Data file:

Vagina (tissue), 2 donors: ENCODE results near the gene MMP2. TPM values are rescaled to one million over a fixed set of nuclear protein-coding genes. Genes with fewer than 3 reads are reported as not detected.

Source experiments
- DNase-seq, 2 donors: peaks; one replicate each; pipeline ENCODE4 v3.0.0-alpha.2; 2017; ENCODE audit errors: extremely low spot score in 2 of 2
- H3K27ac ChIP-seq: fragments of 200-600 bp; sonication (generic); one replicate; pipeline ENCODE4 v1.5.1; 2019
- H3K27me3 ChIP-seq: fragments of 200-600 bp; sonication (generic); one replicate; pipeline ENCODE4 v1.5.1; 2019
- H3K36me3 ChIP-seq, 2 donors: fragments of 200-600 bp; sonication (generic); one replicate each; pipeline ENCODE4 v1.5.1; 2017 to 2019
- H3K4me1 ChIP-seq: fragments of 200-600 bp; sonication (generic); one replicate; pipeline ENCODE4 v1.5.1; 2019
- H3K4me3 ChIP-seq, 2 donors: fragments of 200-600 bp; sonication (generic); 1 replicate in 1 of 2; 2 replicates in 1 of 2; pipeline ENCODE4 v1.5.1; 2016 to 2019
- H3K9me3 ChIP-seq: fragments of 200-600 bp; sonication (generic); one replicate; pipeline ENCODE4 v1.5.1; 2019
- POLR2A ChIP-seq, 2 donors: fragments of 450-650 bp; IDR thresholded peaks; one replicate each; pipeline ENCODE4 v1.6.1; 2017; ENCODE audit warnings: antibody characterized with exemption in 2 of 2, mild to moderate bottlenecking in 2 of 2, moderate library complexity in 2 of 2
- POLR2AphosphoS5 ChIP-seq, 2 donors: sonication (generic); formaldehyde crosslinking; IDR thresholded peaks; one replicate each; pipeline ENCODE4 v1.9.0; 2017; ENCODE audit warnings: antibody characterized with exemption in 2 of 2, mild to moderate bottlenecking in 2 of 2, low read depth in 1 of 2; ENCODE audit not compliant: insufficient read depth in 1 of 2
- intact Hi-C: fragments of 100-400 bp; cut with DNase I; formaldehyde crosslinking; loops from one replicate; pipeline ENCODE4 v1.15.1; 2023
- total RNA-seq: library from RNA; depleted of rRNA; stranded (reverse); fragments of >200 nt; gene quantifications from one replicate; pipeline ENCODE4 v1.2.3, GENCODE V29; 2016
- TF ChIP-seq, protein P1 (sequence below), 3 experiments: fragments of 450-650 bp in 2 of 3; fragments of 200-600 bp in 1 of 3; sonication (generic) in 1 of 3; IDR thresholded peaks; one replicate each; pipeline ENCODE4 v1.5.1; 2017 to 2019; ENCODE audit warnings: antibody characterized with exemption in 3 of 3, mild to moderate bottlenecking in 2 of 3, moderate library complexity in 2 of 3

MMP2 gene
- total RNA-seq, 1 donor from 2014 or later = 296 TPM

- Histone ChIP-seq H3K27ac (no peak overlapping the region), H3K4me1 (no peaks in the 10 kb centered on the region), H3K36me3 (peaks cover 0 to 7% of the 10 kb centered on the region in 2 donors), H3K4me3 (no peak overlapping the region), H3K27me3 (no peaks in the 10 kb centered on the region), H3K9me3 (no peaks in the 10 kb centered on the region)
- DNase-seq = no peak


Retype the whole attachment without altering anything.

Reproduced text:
Vagina (tissue), 2 donors: ENCODE results near the gene MMP2. TPM values are rescaled to one million over a fixed set of nuclear protein-coding genes. Genes with fewer than 3 reads are reported as not detected.

Source experiments
- DNase-seq, 2 donors: peaks; one replicate each; pipeline ENCODE4 v3.0.0-alpha.2; 2017; ENCODE audit errors: extremely low spot score in 2 of 2
- H3K27ac ChIP-seq: fragments of 200-600 bp; sonication (generic); one replicate; pipeline ENCODE4 v1.5.1; 2019
- H3K27me3 ChIP-seq: fragments of 200-600 bp; sonication (generic); one replicate; pipeline ENCODE4 v1.5.1; 2019
- H3K36me3 ChIP-seq, 2 donors: fragments of 200-600 bp; sonication (generic); one replicate each; pipeline ENCODE4 v1.5.1; 2017 to 2019
- H3K4me1 ChIP-seq: fragments of 200-600 bp; sonication (generic); one replicate; pipeline ENCODE4 v1.5.1; 2019
- H3K4me3 ChIP-seq, 2 donors: fragments of 200-600 bp; sonication (generic); 1 replicate in 1 of 2; 2 replicates in 1 of 2; pipeline ENCODE4 v1.5.1; 2016 to 2019
- H3K9me3 ChIP-seq: fragments of 200-600 bp; sonication (generic); one replicate; pipeline ENCODE4 v1.5.1; 2019
- POLR2A ChIP-seq, 2 donors: fragments of 450-650 bp; IDR thresholded peaks; one replicate each; pipeline ENCODE4 v1.6.1; 2017; ENCODE audit warnings: antibody characterized with exemption in 2 of 2, mild to moderate bottlenecking in 2 of 2, moderate library complexity in 2 of 2
- POLR2AphosphoS5 ChIP-seq, 2 donors: sonication (generic); formaldehyde crosslinking; IDR thresholded peaks; one replicate each; pipeline ENCODE4 v1.9.0; 2017; ENCODE audit warnings: antibody characterized with exemption in 2 of 2, mild to moderate bottlenecking in 2 of 2, low read depth in 1 of 2; ENCODE audit not compliant: insufficient read depth in 1 of 2
- intact Hi-C: fragments of 100-400 bp; cut with DNase I; formaldehyde crosslinking; loops from one replicate; pipeline ENCODE4 v1.15.1; 2023
- total RNA-seq: library from RNA; depleted of rRNA; stranded (reverse); fragments of >200 nt; gene quantifications from one replicate; pipeline ENCODE4 v1.2.3, GENCODE V29; 2016
- TF ChIP-seq, protein P1 (sequence below), 3 experiments: fragments of 450-650 bp in 2 of 3; fragments of 200-600 bp in 1 of 3; sonication (generic) in 1 of 3; IDR thresholded peaks; one replicate each; pipeline ENCODE4 v1.5.1; 2017 to 2019; ENCODE audit warnings: antibody characterized with exemption in 3 of 3, mild to moderate bottlenecking in 2 of 3, moderate library complexity in 2 of 3

MMP2 gene
- total RNA-seq, 1 donor from 2014 or later = 296 TPM

- Histone ChIP-seq H3K27ac (no peak overlapping the region), H3K4me1 (no peaks in the 10 kb centered on the region), H3K36me3 (peaks cover 0 to 7% of the 10 kb centered on the region in 2 donors), H3K4me3 (no peak overlapping the region), H3K27me3 (no peaks in the 10 kb centered on the region), H3K9me3 (no peaks in the 10 kb centered on the region)
- DNase-seq = no peak